LittleBigPlanet on the PlayStation Vita is pretty fantastic. If you don't believe us, just check out our Preview and Review of the game. It really is one of the first titles on the handheld that satisfies Sony's promise of experiencing top-quality console games in the palm of your hand.
With the game just released, and available either in store or via PlayStation Network, it seemed appropriate to have a chat with the studio responsible for this accomplishment - Tarsier.
Here's CEO Mattias Nygren and narrative designer Dave Mervik, on their aspirations to make LBP Vita
more than a simple port of a PS3 classic, and the potential for creators to establish a completely different kind of 'app store'.
SPOnG: You guys said during your presentation that you didn?t intend for LittleBigPlanet Vita to be just a port of a PS3 game - rather you wanted it to be its own entity. That must have thrown up some interesting challenges in terms of creating something fresh for the platform?
Um... no [laughs]. Not challenging at all! No, I think that when we started out we just wanted to make a complete new instalment, with everything included. We also wanted to make sure we took advantage of the functionality of the device. We set out early to make a complete new story mode, with everything you would expect out of a new instalment on the PS3.
On the technology side, we had the tools made available by Double Eleven, our partner. And that was important. It had to stand up as its own game - that was really a no-brainer. It was never even an option to make a port, because we knew that people would expect something completely new.
I know what you mean though, because there?s already a wealth of content in LittleBigPlanet
. It would have been easier to just say we?ll port it - bring what people already know and love. It did feel quite daunting to tell our own story, come up with all new gameplay and enhance create mode...
It?s a challenging prospect, but I think it?s also inspiring. You?ve got to push the bar and push yourself to equal what?s come before, and do your best to take it that step further. We wanted to make people feel like they were getting something fresh.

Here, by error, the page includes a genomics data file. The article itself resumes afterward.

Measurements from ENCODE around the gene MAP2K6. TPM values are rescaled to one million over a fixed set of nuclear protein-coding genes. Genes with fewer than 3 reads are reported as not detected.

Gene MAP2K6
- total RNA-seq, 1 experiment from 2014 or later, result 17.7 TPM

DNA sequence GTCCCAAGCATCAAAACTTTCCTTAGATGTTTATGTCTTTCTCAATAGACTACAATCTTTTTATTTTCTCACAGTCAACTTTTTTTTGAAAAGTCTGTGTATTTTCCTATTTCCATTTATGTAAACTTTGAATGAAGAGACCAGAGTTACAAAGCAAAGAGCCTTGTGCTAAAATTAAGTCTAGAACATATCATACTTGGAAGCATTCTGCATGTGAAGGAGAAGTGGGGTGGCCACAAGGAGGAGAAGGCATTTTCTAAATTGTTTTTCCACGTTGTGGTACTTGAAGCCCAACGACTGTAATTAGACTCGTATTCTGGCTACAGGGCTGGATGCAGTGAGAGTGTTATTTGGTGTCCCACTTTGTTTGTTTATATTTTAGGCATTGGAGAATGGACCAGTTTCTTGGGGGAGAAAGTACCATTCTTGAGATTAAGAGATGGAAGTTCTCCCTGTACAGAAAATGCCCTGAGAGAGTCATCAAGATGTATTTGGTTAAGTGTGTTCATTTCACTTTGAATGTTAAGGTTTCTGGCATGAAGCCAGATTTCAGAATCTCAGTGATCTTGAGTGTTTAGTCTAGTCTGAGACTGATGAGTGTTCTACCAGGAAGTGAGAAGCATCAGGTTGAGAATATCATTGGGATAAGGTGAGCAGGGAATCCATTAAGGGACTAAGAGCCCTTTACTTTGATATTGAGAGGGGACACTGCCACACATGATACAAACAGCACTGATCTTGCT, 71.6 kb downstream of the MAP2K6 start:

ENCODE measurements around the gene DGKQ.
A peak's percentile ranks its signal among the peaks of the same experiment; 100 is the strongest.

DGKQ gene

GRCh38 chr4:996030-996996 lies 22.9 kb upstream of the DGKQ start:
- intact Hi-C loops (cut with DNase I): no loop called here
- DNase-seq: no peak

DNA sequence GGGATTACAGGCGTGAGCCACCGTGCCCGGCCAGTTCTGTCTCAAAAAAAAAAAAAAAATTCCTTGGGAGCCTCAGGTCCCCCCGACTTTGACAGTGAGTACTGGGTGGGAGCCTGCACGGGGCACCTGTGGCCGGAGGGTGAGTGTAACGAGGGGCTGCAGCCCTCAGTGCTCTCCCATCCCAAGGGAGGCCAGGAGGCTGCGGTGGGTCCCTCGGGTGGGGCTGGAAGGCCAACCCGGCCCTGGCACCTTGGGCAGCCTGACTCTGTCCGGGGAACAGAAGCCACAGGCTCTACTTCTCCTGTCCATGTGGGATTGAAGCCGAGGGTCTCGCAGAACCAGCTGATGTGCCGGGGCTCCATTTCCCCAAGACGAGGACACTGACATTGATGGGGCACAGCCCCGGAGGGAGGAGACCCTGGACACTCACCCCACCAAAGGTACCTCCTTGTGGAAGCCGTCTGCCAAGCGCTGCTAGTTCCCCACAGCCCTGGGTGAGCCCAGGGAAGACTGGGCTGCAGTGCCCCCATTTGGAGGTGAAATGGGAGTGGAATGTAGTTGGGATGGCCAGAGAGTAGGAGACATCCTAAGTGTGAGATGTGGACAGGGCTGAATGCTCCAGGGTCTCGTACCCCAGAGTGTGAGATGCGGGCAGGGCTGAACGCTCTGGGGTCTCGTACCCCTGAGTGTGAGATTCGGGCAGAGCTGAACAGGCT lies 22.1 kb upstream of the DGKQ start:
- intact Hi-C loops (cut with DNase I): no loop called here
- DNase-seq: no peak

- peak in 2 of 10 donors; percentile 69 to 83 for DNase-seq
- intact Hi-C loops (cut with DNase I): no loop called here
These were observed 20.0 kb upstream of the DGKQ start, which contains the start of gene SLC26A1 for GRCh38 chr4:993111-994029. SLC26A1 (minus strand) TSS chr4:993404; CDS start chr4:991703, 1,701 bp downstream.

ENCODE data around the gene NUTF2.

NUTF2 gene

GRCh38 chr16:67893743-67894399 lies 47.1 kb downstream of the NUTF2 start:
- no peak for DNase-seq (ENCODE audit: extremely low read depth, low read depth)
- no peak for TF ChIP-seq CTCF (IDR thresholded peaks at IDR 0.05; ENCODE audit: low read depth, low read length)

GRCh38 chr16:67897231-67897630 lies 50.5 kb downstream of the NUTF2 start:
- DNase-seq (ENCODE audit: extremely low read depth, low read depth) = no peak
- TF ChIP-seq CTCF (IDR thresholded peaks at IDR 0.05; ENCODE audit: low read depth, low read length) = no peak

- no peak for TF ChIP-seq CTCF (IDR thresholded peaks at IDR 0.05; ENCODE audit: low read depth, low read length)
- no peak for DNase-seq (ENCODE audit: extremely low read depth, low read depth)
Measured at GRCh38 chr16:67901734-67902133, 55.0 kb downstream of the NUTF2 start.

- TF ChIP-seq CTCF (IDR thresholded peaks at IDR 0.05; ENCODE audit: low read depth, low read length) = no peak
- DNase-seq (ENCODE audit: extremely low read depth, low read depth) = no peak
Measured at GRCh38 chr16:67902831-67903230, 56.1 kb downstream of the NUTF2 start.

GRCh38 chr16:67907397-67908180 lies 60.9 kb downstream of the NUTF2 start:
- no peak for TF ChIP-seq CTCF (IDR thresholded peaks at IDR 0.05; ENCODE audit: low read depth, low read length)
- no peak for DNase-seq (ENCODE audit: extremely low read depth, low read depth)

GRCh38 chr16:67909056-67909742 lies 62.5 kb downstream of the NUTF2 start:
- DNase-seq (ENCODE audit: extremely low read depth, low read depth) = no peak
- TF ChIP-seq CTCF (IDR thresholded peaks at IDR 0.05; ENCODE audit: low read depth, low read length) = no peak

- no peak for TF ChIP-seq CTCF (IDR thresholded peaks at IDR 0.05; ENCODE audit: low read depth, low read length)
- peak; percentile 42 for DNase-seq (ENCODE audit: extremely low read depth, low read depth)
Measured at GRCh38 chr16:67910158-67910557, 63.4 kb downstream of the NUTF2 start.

SPOnG: The guidance from Media Molecule as well must have made a difference. I notice as well that there are other companies helping you out in the development of LittleBigPlanet Vita, such as Sumo Digital. What role did these companies play? And was there a worry that there would be too many cooks spoiling the broth?
No, no worries there. The thing is, most of the companies listed have always helped the LittleBigPlanet
franchise along in some form or another. Including us - Tarsier started out by developing costumes for the game! That was how we got into the franchise. All along, there have been more people involved in the series than you think, helping Media Molecule with extra content.
But always, Media Molecule has had the reigns on the overall creative engine behind the game, keeping everything in check. This is now our role, for LittleBigPlanet Vita
- when they handed the torch over to us, we assumed creative responsibility. But, we have been fortunate enough to still be working with many of the same companies that worked with Media Molecule back in the day.
In many ways, these companies are experts of their own specialised areas in the game, when it comes to things like creating extra stickers or decorations, parts of levels... stuff like that.
SPOnG: Do you feel that the touch capabilities you?ve added to the game - particularly in the Create mode - allow LittleBigPlanet to be more accessible now, in a way that the PS3 versions probably weren?t?
Yes, definitely. We were in Paris recently, and we were talking to a lady who couldn?t get into LittleBigPlanet
creation. She always thought that Create mode was just something that felt a bit too much to jump into, but she had a go on LBP Vita
] and saw what can be done, and it clicked for her.
Just being able to create very simple scenes immediately, painting some geometry here and there... everything feels really natural with this interface. It?s almost like a gateway, our Create mode, where it sucks you in and appeals to people who may not have jumped in beforehand. But, this game still has all the power and intricacies of the PS3 Create mode.